What is Predicate Adjective? Predicate Adjectives Examples Sentences and Definition

What is Predicate Adjective? Predicate Adjectives Examples Sentences and Definition

Predicate Adjective

Predicate adjectives are a topic under the adjectives. First, we need to understand what is an adjective to be able to understand the rest of the topic.


Basically, words that describe nouns are called adjectives. I want you to think simple. Let’s say “What a beautiful dress!”, see the dress is the noun here, and the word beautiful is what describes the noun. So, beautiful is an adjective in this example.

Let’s continue,

  • I saw a fast car like in the movies today!

We need a describer, and a noun to be able to make an adjective. Okay, I think you got this!

Let’s look at the adjective rules:

  • Since pronouns are words used instead of nouns, they can be described by adjectives. For example, you can say “She is strong, passionate, and inspiring. I admire her!”
  • Adjectives come before the nouns they describe whether singular or plural. Let’s see: “a good place, amazing artworks”
  • More than one adjective can describe a word: “Are you remember the ugly naked man in the Friends?
  • Adjectives generally describe nouns, but sometimes they also describe verbs. However, these verbs are limited to “be, get, become, seem, appear, look, smell, sound, taste, feel.” For example: “You look shining today!”, “What are you cooking? It smells incredible!”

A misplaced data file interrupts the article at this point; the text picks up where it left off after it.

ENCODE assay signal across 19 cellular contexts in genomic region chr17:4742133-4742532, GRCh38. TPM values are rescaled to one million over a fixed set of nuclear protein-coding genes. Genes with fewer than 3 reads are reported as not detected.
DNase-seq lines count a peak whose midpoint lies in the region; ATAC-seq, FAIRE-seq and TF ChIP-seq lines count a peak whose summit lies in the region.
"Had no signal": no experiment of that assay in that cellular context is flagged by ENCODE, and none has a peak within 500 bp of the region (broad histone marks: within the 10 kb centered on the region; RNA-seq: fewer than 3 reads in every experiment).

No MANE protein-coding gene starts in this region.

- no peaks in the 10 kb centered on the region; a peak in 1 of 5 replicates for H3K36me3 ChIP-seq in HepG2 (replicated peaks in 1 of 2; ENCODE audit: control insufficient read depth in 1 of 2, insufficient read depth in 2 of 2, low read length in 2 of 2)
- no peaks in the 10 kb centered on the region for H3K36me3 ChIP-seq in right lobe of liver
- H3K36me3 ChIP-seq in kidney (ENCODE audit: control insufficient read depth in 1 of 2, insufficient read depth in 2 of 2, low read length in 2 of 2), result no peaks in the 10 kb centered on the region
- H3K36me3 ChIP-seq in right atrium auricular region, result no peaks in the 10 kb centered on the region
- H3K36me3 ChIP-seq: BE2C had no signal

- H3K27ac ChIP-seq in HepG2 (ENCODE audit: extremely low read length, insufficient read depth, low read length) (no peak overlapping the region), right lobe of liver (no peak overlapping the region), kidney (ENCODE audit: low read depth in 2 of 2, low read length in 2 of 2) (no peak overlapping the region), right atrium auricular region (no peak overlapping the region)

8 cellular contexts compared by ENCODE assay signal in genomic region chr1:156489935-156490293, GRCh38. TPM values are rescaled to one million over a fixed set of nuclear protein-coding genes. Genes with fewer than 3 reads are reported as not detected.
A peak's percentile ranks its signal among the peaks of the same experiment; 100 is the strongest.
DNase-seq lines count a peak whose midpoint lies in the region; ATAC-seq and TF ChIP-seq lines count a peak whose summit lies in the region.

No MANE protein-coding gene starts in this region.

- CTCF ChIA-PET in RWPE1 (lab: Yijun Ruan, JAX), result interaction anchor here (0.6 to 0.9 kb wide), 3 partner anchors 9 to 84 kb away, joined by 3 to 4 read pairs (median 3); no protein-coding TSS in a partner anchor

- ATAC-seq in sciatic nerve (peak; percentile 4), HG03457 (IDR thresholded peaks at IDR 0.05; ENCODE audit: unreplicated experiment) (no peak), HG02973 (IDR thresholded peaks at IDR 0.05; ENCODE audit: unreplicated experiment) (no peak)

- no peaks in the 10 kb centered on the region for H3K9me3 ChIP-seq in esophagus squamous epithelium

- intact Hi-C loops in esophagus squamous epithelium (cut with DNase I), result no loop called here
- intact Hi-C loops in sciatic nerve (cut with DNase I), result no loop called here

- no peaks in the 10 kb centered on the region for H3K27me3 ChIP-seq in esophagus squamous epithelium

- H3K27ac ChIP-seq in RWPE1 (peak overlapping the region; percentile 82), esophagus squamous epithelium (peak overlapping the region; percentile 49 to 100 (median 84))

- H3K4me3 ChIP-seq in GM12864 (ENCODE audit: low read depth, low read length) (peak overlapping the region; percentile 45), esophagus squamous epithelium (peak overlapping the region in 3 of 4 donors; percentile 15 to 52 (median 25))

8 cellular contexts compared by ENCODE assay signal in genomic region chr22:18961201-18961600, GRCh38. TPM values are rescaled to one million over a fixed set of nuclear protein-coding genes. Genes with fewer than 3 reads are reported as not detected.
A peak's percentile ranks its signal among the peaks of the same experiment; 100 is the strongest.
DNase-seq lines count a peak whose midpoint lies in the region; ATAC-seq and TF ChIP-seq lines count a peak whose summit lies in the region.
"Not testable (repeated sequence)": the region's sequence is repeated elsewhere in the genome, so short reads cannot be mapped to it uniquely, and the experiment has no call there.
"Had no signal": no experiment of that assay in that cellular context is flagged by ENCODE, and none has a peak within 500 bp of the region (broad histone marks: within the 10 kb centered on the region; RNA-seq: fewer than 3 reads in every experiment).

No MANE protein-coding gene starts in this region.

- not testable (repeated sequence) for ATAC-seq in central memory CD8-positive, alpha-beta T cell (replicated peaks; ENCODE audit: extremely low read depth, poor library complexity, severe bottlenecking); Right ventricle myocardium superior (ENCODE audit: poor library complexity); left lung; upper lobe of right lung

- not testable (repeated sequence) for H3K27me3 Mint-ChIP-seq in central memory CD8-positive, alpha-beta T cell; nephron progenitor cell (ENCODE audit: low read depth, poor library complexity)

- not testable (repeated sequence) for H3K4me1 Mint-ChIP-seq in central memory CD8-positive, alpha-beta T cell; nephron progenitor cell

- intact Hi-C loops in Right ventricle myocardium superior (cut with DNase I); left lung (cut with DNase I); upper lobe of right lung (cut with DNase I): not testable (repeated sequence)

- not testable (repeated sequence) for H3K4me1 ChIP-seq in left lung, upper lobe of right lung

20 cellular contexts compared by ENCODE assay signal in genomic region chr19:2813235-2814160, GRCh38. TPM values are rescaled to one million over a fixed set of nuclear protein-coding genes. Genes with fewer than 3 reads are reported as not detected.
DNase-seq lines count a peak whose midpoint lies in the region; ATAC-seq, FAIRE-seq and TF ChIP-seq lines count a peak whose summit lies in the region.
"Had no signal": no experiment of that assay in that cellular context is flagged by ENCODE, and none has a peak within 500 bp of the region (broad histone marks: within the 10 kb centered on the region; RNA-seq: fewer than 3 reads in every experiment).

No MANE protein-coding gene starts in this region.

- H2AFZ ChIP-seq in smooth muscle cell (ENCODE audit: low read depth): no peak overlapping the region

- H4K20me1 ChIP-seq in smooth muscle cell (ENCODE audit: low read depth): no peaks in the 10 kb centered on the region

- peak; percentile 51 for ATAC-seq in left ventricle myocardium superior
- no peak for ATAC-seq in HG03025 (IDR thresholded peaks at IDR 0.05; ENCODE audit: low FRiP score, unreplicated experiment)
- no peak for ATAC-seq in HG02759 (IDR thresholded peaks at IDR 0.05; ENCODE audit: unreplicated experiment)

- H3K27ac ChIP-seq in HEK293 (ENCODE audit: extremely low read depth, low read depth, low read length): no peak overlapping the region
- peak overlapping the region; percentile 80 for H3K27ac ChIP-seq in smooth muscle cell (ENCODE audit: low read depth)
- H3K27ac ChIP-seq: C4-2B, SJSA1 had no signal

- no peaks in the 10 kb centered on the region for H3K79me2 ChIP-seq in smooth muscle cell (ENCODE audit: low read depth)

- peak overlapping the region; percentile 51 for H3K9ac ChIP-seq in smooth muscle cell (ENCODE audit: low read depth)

Now, we are getting deeper. We learned that most of the adjectives come before the nouns and make adjective phrases. However, adjectives also come as predicates after verbs “such as be, seem, look”.

  • Easy recipe = This recipe is easy.
  • A depressed boy = The boy looks depressed.
  • A confused person = You seem confused about the issue that we’re talking about.

Predicative Adjectives

Let’s talk about the main topic since we all understand adjectives. Some adjectives are used only as predicates. We cannot put these adjectives before nouns. The most commonly used of these adjectives are: asleep, awake, alike, afraid, alive, alone, ashamed, glad, pleased, sorry, upset, elder.

For instance, you can say “The little kid is afraid.” You can also say “The little kid who is afraid of the ongoing war.” But no, you cannot say “afraid boy”. There is no proper explanation about it but you need to know that this phrase is not correct.

Instead of saying afraid boy, you might use “frightened or scared boy.”

Let’s continue with other examples:

  • “She is asleep, don’t wake her up.” You are able to use that phrase, but again, you cannot say “asleep girl”.
  • She seems awake.
  • I’m alive!
  • He is alone.

So, what you exactly need to know is the main difference between “lonely” and “alone” is a little bit different. Let’s say that you feel lonely. And also, you are alone. What you need to remember to yourself is that “if you are lonely”, that is a feeling whereas if “you are alone” that is a state of being.

Basically we can say “lonely” is the feeling of sorrow or grief caused by not having someone around for you. On the other side, “alone” defines exactly the condition that you are being. That is the actual situation of not having someone around you, but also not feeling sad about it. Because “alone” states the fact.